your dog to come to you! The name of the game is “do your business, then come running to me for a reward”.
REINFORCE THE POSITIVE: When your dog comes running to you, enthusiastically reward the behavior with a verbal marker (YES, GOOD BOY) and an incredibly tasty high value food treat – dry biscuits aren’t going to cut it here!
REPEAT, REPEAT, REPEAT: When teaching any type of new behavior, you must repeat, repeat, repeat! Practice makes perfect. Consistency is critical. Behaviorists estimate that it will take at least a month – and possibly as long as six months –to break this habit, but with practice (and the use of very high value treats), your dog will learn that running back to you after doing his business results in good things happening to him – high value treats! Yum!
Here are some other thoughts:
Per PetMD: "For some dogs, eating feces is a behavior learned from the litter-mates and/or mother. But, dogs that are fed a low-quality food (or an insufficient amount of food) may also resort to eating feces in an instinctual attempt to balance out a dietary deficiency. This may be further exacerbated if your dog has a digestive enzyme deficiency, because it prevents any of the food’s nutrients to be properly absorbed by the body. Basically, your dog is attempting to eat feces in the hopes to forgo starving to death."
Dr. Karen Becker: "Dogs on entirely processed, dry food diets, who eat no living foods at all, will intentionally seek out other sources of digestive enzymes to make up for their own lifelong enzyme deficiency. Feeding your pet a diet containing human-grade protein, probiotics and supplemental digestive enzymes can sometimes curb the urge to find gross sources of free enzymes around the yard or in the cats litter box."
Coprophagia can also be caused by a Vitamin-B1 (Thiamine) deficiency. “B-1 deficiency can be caused by feeding your dog a low-quality or a nutritionally incomplete diet (Dogspire).”
Here is a whole food supplement: Vitamin Code Raw B Complex: RAW ORGANIC FRUIT AND VEGETABLE BLEND(ORGANIC:STRAWBERRY,CHERRY,BLACKBERRY, RASPBERRY,BEET JUICE,BROCCOLI,CUCUMBER,TOMATO,KALE,SPINACH,CABBAG E,CAULIFLOWER,CELERY,PARSLEY,ASPARAGUS,GINGER)
Also, she may need some Vitamin K-1. You can supply this naturally to her diet by adding 1 Tablespoon of chopped parsley every other day (never use synthetic Vitamin K-3, also called Menadione Sodium Bisulfate, as prolonged use can possibly damage organs and have a carcinogenic effect). Additionally, “the flavonoids in parsley—especially luteolin—have been shown to function as antioxidants that combine with highly reactive oxygen-containing molecules (called oxygen radicals) and help prevent oxygen-based damage to cells. In addition, extracts from parsley have been used in animal studies to help increase the antioxidant capacity of the blood.”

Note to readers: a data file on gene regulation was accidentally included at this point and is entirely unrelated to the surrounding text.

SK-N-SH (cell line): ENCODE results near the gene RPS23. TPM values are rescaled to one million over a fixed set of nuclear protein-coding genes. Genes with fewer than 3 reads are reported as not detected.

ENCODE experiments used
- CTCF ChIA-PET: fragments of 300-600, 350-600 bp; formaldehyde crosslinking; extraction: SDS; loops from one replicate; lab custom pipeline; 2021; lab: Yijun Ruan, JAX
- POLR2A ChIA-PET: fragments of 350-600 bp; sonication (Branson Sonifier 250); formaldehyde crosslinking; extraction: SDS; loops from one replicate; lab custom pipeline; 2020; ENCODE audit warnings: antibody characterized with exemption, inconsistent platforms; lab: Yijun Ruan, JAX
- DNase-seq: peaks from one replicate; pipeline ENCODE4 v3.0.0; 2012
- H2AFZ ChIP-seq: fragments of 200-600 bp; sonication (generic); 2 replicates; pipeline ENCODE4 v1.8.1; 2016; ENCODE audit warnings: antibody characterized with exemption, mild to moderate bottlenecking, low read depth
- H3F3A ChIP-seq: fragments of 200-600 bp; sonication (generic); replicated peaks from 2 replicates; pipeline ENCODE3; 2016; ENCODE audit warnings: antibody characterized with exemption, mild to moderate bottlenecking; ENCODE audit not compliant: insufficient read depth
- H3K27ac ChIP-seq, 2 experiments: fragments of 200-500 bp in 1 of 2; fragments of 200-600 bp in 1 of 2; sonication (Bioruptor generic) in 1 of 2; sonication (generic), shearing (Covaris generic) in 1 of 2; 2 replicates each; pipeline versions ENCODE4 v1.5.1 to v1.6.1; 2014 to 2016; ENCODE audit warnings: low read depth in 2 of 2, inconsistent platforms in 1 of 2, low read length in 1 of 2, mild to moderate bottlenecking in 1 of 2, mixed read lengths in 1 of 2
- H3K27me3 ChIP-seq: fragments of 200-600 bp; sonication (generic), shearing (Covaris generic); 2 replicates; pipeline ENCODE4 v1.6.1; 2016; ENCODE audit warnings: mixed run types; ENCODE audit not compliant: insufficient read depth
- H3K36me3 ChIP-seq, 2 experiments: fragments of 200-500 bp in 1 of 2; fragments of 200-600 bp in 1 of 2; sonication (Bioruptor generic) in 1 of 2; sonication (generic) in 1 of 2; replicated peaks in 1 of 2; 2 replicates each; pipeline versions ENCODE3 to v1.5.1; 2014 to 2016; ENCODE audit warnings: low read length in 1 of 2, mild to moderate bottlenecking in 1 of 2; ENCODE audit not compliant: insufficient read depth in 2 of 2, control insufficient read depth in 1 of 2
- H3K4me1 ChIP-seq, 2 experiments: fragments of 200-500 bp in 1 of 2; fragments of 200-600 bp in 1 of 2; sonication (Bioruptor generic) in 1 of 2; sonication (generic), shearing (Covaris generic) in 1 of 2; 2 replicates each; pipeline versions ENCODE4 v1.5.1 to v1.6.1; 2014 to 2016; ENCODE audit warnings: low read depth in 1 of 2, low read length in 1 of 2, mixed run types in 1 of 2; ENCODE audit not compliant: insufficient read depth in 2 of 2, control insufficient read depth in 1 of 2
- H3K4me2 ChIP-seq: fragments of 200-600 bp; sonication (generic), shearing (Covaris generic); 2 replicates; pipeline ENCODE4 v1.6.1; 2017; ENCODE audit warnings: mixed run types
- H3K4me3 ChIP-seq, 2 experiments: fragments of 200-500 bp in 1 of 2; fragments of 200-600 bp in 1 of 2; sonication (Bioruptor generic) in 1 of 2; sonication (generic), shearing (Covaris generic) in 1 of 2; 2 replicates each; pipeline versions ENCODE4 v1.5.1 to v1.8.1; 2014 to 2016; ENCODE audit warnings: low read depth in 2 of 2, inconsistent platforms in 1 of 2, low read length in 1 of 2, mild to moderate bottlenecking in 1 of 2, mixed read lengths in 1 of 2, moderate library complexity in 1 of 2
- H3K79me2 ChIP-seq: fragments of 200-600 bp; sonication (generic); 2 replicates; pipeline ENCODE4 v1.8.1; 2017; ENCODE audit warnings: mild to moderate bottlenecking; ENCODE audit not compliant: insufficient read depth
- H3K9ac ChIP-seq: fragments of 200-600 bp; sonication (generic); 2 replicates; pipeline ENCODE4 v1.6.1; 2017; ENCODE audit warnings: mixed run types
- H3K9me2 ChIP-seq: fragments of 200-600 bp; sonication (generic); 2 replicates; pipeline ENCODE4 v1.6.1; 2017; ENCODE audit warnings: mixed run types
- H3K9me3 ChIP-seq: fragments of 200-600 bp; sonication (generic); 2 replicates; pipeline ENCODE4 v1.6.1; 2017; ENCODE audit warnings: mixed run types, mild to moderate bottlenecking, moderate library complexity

Adding animal based enzymes and fresh foods that contain Vitamin B-1 (Thiamine) could curb this habit.
BileX is an animal based digestive enzyme and very cost effective. It contains Pancreatin, Ox Bile Extract and Papin (Papaya). Crush 1 or 1 ½ tablets between 2 spoons and mix into the dogs food. Bilex 90 Tablets by Douglas Laboratories
Sunday Sundae is a plant based digestive enzyme/probiotic that could help along with the BileX: Sunday Sundae Nutritional Supplement also, the Sh-emp Oil from here.
Please research MSG (Accent) or deterrents with MSG in it before purchasing as it is VERY suspect of being a dangerous toxin:
Per Wiki: MSG is classified by the FDA as an excitotoxin, a dangerous neurotoxin that shrivels and kills brain cells and has been linked to causing seizures, migraines, heart palpitations and even cancer, amongst it's many symptoms.... in people! Never mind your dog, YOU should be avoiding MSG! It's definitely one of those things you should not feed a dog.
http://evidenceofmsgtoxicity.blogspot.com/: All processed free glutamic acid (MSG) – no matter how produced -- is neurotoxic (kills brain cells) and is endocrine disrupting (damages the endocrine system) (7-8). In addition, all processed free glutamic acid (MSG) will cause adverse reactions ranging from feelings of mild discomfort or simple skin rash to such things as irritable bowel, asthma, migraine headache, mood swings, heart irregularities, asthma, seizures, and depression when the amount of MSG ingested exceeds a person's MSG-tolerance level(9).
http://thehydrantblog.com/2012/07/31/dog-food-and-the-hidden-msg/ MSG or glutamate is a suspected addictive neurotoxin that has been associated with chest pain, headaches, numbness, asthmatic reactions, brain damage (in rats, rabbits, chicks and monkeys), depression, irritability, and mood changes, reproductive dysfunction in males and females, nervous symptoms (decreased sensibility in neck, arms and back) and irregular heartbeat. It’s also on the FDA’s list for further study for possible mutagenic teratogenic, subacute and reproductive effects.